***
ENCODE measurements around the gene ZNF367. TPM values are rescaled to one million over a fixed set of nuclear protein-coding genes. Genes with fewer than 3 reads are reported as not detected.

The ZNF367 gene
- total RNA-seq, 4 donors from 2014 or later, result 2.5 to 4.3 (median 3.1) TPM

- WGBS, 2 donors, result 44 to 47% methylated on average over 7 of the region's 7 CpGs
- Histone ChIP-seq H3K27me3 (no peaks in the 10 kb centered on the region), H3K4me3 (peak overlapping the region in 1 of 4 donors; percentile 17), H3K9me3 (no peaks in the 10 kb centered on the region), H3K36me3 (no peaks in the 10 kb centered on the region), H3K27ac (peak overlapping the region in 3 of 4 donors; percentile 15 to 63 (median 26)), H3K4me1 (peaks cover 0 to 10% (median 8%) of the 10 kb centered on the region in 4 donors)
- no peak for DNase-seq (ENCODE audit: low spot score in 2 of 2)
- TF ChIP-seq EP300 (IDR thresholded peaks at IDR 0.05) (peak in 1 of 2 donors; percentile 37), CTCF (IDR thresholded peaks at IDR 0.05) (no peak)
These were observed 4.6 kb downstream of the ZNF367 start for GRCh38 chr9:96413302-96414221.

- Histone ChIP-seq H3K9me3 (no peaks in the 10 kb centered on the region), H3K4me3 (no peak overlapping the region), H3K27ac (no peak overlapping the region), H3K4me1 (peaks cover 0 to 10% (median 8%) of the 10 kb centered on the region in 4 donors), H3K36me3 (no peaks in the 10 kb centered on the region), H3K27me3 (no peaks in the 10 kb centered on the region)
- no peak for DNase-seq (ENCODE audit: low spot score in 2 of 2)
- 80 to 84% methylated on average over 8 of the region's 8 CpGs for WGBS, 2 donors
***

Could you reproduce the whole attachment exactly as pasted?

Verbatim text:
ENCODE measurements around the gene ZNF367. TPM values are rescaled to one million over a fixed set of nuclear protein-coding genes. Genes with fewer than 3 reads are reported as not detected.

The ZNF367 gene
- total RNA-seq, 4 donors from 2014 or later, result 2.5 to 4.3 (median 3.1) TPM

- WGBS, 2 donors, result 44 to 47% methylated on average over 7 of the region's 7 CpGs
- Histone ChIP-seq H3K27me3 (no peaks in the 10 kb centered on the region), H3K4me3 (peak overlapping the region in 1 of 4 donors; percentile 17), H3K9me3 (no peaks in the 10 kb centered on the region), H3K36me3 (no peaks in the 10 kb centered on the region), H3K27ac (peak overlapping the region in 3 of 4 donors; percentile 15 to 63 (median 26)), H3K4me1 (peaks cover 0 to 10% (median 8%) of the 10 kb centered on the region in 4 donors)
- no peak for DNase-seq (ENCODE audit: low spot score in 2 of 2)
- TF ChIP-seq EP300 (IDR thresholded peaks at IDR 0.05) (peak in 1 of 2 donors; percentile 37), CTCF (IDR thresholded peaks at IDR 0.05) (no peak)
These were observed 4.6 kb downstream of the ZNF367 start for GRCh38 chr9:96413302-96414221.

- Histone ChIP-seq H3K9me3 (no peaks in the 10 kb centered on the region), H3K4me3 (no peak overlapping the region), H3K27ac (no peak overlapping the region), H3K4me1 (peaks cover 0 to 10% (median 8%) of the 10 kb centered on the region in 4 donors), H3K36me3 (no peaks in the 10 kb centered on the region), H3K27me3 (no peaks in the 10 kb centered on the region)
- no peak for DNase-seq (ENCODE audit: low spot score in 2 of 2)
- 80 to 84% methylated on average over 8 of the region's 8 CpGs for WGBS, 2 donors